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Old 04-24-2012, 07:40 AM   #1
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Default Repairing-resizing worn cranks

Is there anybody that offers a service to retrue crank pins and rebush used rods to fit. It seems a shame to spend 100 on a crank and 50 on a rod if somebody can offer this service for say 40 to 50 dollars. I know some racers have access to machine tools and this would be a nice money maker in this crap economy. How many out of spec cranks do you have sitting in your pit box?
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Old 04-24-2012, 08:02 AM   #2
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Is there anybody that offers a service to retrue crank pins and rebush used rods to fit. It seems a shame to spend 100 on a crank and 50 on a rod if somebody can offer this service for say 40 to 50 dollars. I know some racers have access to machine tools and this would be a nice money maker in this crap economy. How many out of spec cranks do you have sitting in your pit box?
it really isnt a case of just re bushing a Rod, or resizeing a crank pin.
these little engines pull serious RPM and the pistons are a tapered fit. so stress levels on the alloy in the rod and the metals in the crank are also to be considered. i for one wouldnt trust a rebushed Rod, as the alloy or ROD it self has been stressed. generally i do not rebuild my engines, i may put a set of bearings in and a few Rods in its life span, but once you start replacing Cranks due to being worn out, then its had a fair bit of fuel. you may find you will struggle with a rebuilt engine for tune, after putting through alot of fuel , or some other issues with crank cases etc. if you look after your engines, and replace a rod or 3 in its time, then when the time comes, it may be better for your racing or track time to just replace an engine complete. nothing worse than trying to chase an issue with an engine after a rebuild or 2 and waste that money when it could almost buy you a new engine in the first place. i think the time and effort put in to re bush a rod alone would be worth more than just buying a new one ready to put in.
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Old 04-24-2012, 08:23 AM   #3
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Anyone that has the capability to do so would also have the ability to cheat. And no, I don't care to elaborate on that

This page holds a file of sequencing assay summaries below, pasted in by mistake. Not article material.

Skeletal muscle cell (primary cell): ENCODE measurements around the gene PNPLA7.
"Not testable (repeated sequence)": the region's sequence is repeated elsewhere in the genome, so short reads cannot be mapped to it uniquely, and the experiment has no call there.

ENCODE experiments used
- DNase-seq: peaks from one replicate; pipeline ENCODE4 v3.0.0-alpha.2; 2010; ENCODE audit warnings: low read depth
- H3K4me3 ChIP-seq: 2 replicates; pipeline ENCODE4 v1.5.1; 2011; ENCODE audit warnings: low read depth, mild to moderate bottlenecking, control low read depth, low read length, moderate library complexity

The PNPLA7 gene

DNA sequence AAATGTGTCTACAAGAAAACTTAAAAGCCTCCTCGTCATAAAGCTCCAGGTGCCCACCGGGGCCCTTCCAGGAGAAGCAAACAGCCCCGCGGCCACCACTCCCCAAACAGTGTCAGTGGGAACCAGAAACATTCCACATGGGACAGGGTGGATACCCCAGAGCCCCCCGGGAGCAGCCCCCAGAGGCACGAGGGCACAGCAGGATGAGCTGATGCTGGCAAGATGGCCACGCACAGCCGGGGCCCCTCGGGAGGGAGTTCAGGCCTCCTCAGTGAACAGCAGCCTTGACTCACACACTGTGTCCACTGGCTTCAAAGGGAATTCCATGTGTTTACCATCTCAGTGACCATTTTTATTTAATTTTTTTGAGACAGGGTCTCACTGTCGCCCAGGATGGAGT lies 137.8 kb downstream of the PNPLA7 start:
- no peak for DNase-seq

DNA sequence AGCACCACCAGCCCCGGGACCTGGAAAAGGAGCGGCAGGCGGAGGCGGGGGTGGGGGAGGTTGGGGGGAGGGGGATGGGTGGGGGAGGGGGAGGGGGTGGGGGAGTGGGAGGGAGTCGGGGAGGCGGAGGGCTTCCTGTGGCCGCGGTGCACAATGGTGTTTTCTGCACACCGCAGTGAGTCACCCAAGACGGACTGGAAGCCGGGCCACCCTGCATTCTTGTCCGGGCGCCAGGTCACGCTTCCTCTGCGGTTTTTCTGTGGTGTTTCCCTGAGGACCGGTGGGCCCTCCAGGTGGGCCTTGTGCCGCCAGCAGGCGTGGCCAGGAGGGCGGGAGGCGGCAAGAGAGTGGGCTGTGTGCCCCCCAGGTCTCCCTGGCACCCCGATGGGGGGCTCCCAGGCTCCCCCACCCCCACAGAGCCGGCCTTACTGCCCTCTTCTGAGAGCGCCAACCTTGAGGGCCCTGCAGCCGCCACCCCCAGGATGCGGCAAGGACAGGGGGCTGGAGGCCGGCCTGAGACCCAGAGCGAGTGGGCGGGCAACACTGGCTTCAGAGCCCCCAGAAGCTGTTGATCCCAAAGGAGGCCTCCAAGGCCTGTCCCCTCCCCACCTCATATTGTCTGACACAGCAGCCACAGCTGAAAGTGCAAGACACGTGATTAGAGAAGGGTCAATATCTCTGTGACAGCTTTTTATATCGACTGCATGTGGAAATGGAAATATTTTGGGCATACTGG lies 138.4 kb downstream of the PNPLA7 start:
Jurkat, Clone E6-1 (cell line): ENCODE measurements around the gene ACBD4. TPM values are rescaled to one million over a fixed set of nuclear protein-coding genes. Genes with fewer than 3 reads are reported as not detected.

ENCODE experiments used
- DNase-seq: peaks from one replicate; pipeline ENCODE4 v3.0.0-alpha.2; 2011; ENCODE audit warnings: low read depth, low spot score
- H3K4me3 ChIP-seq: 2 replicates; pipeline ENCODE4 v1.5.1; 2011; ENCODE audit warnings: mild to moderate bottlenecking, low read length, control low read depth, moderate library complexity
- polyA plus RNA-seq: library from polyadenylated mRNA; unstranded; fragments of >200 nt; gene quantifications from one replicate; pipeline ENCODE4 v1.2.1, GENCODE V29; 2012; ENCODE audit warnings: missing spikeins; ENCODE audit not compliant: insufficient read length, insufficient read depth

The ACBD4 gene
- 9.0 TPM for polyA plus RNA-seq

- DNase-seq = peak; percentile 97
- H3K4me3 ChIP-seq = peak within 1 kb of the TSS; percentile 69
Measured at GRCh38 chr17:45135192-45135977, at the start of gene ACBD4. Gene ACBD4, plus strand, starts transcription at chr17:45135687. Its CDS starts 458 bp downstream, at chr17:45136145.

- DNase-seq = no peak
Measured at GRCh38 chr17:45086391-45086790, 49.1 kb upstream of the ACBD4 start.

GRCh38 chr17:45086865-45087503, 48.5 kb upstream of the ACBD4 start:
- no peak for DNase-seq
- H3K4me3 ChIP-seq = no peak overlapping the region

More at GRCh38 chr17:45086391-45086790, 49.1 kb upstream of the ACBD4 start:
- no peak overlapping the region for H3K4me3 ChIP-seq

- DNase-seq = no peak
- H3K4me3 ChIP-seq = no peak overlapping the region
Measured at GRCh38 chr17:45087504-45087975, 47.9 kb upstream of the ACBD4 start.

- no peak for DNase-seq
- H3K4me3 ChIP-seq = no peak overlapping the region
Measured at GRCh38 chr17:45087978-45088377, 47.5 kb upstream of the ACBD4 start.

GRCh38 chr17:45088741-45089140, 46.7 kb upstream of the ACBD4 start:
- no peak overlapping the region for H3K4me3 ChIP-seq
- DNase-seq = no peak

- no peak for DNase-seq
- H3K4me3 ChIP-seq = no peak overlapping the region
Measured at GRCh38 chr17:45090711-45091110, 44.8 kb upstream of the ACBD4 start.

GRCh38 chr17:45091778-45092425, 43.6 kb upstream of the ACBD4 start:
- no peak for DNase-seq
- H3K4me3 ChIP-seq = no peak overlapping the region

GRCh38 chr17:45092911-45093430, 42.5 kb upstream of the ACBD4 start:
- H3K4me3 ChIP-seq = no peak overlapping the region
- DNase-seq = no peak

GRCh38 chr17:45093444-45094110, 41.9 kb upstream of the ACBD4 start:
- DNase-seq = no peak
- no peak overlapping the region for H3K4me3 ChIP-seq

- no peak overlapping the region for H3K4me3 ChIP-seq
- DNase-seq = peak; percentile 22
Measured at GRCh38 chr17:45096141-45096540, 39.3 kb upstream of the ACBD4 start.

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Old 04-24-2012, 08:29 AM   #4
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Anyone that has the capability to do so would also have the ability to cheat. And no, I don't care to elaborate on that
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Old 04-24-2012, 08:39 AM   #5
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it really isnt a case of just re bushing a Rod, or resizeing a crank pin.
these little engines pull serious RPM and the pistons are a tapered fit. so stress levels on the alloy in the rod and the metals in the crank are also to be considered. i for one wouldnt trust a rebushed Rod, as the alloy or ROD it self has been stressed. generally i do not rebuild my engines, i may put a set of bearings in and a few Rods in its life span, but once you start replacing Cranks due to being worn out, then its had a fair bit of fuel. you may find you will struggle with a rebuilt engine for tune, after putting through alot of fuel , or some other issues with crank cases etc. if you look after your engines, and replace a rod or 3 in its time, then when the time comes, it may be better for your racing or track time to just replace an engine complete. nothing worse than trying to chase an issue with an engine after a rebuild or 2 and waste that money when it could almost buy you a new engine in the first place. i think the time and effort put in to re bush a rod alone would be worth more than just buying a new one ready to put in.
I think the same way. It would be a better spent money to buy a new engine.

I have changed the crankshaft of a OS VZ-B of mine, after two rebuils (conrod, piston, sleeve, bearings), but that thing had almost 15 gallons run through. It lasted for 7 gallons more (the carburetor body that looks like a block, but that is actually a two-piece eventually dismantled), and I don't regret that money, because it was my first "racing engine", but nowadays, I'd recommed buying a new engine other than changing a worn crankshaft.

And I think that even if re-bushing the rod and recovering the crank pin is less expensive and well executed, it's not as reliable as a new set.

Just my two cents.
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Old 04-24-2012, 11:39 AM   #6